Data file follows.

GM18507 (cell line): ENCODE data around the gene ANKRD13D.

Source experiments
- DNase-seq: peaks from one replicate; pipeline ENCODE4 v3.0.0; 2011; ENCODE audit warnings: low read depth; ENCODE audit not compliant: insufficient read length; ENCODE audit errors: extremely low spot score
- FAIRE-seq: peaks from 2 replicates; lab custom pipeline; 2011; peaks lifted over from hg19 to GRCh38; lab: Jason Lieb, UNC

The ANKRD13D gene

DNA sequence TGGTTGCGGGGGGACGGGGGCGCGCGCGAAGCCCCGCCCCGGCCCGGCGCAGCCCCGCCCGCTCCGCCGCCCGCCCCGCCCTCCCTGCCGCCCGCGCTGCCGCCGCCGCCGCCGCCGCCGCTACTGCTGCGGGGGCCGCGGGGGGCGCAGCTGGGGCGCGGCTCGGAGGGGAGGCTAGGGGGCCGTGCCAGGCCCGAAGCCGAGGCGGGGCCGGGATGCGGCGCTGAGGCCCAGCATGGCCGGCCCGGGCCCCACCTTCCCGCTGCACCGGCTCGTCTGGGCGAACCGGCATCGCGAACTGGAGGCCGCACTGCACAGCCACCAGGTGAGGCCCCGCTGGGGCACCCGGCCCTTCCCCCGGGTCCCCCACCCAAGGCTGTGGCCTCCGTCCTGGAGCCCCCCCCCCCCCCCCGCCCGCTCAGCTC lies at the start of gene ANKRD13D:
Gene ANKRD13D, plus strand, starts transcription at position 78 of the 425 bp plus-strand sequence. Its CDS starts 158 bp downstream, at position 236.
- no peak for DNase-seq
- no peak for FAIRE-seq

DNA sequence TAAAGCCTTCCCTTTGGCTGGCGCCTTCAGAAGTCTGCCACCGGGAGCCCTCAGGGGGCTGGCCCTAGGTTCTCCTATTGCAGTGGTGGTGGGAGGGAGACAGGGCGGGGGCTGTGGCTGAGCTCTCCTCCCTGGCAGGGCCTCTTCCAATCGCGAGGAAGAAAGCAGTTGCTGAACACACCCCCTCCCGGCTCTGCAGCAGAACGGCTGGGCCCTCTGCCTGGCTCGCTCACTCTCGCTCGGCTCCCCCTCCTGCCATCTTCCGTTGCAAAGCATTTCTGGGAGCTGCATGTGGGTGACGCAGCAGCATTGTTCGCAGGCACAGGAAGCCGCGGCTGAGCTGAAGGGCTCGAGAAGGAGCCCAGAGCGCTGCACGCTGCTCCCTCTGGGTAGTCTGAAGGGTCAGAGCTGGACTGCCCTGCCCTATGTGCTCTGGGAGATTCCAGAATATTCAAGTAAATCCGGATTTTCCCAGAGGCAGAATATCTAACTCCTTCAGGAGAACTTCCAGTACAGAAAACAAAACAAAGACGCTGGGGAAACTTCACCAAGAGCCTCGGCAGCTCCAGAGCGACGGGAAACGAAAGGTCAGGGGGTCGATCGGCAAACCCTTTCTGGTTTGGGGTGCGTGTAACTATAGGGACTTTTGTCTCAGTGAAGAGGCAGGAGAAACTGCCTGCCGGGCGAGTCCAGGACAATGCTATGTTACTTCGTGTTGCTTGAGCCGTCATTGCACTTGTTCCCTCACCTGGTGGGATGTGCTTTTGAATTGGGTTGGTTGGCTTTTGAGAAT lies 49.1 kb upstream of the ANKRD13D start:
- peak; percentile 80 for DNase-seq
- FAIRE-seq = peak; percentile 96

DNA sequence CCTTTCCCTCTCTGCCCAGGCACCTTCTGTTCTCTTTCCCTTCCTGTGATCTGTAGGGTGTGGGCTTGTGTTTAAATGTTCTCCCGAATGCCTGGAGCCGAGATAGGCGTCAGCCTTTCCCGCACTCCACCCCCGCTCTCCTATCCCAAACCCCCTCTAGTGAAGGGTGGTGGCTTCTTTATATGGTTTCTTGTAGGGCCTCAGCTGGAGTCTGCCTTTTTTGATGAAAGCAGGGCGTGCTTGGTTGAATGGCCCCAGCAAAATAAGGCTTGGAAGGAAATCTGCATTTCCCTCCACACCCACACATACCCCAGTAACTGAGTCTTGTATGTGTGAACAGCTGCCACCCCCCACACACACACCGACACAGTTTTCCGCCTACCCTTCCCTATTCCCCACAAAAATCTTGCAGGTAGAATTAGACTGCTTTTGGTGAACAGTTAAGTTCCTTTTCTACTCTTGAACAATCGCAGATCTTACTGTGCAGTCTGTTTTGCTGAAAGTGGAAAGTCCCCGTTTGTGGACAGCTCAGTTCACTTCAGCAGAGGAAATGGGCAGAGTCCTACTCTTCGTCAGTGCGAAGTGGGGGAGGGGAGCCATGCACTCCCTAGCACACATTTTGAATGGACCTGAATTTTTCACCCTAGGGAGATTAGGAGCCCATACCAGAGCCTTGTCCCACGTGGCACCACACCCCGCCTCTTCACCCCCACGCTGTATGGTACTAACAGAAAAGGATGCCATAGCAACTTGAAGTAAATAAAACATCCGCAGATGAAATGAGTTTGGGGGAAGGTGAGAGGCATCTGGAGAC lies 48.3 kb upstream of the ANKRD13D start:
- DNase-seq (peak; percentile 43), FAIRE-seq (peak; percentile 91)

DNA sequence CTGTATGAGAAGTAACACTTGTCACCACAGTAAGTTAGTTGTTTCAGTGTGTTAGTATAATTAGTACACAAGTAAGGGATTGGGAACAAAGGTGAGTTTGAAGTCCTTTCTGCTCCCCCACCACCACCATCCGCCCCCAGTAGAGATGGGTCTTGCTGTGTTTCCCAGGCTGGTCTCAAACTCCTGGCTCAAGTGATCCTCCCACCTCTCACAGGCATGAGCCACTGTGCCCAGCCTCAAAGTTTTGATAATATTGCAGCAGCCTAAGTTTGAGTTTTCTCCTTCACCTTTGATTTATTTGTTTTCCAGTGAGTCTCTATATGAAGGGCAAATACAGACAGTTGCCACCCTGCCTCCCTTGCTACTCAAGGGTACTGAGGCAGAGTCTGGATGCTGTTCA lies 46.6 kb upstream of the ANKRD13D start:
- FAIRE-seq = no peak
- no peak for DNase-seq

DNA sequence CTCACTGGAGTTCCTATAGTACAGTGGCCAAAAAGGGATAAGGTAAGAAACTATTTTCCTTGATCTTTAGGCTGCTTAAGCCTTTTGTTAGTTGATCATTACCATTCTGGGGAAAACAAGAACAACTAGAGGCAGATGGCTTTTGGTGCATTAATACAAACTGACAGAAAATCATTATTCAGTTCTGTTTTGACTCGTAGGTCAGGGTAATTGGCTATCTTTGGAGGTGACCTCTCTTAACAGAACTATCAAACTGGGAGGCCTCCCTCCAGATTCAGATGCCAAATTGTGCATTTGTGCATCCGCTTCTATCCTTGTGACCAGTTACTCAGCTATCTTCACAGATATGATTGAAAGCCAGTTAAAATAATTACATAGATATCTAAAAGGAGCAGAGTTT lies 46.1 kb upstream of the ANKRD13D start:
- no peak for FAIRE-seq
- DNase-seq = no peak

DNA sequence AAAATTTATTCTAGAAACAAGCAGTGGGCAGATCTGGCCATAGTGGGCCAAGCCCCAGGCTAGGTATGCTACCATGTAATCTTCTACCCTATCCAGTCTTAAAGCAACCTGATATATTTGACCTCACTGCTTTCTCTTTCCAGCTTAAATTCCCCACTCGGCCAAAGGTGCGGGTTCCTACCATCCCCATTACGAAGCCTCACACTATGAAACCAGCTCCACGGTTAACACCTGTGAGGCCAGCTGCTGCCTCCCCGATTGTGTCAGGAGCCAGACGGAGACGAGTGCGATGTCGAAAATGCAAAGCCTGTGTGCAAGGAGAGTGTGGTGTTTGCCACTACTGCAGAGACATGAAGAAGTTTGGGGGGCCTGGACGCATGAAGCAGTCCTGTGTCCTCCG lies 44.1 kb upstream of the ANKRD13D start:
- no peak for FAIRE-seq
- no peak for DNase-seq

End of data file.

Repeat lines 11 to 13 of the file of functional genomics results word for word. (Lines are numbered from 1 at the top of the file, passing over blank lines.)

- peak; percentile 80 for DNase-seq
- FAIRE-seq = peak; percentile 96

DNA sequence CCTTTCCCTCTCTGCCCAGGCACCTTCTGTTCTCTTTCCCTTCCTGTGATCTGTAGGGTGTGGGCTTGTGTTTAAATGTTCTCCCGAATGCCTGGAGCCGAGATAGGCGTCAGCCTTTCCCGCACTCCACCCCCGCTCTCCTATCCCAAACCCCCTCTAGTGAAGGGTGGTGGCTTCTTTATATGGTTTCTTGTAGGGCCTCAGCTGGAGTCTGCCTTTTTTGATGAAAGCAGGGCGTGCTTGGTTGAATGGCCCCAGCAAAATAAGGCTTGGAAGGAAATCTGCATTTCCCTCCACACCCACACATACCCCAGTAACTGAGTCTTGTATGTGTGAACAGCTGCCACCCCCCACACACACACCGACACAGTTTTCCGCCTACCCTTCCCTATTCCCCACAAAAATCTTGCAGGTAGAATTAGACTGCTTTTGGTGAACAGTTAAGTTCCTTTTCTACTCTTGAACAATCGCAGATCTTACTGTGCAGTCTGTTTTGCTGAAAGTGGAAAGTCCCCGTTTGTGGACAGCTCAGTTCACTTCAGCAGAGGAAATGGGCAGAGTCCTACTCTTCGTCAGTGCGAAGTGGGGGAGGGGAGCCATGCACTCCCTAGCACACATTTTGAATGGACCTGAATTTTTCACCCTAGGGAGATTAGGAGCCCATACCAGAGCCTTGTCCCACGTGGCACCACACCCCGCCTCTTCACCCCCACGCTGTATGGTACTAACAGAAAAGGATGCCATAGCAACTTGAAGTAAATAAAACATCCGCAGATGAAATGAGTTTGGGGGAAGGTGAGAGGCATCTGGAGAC lies 48.3 kb upstream of the ANKRD13D start: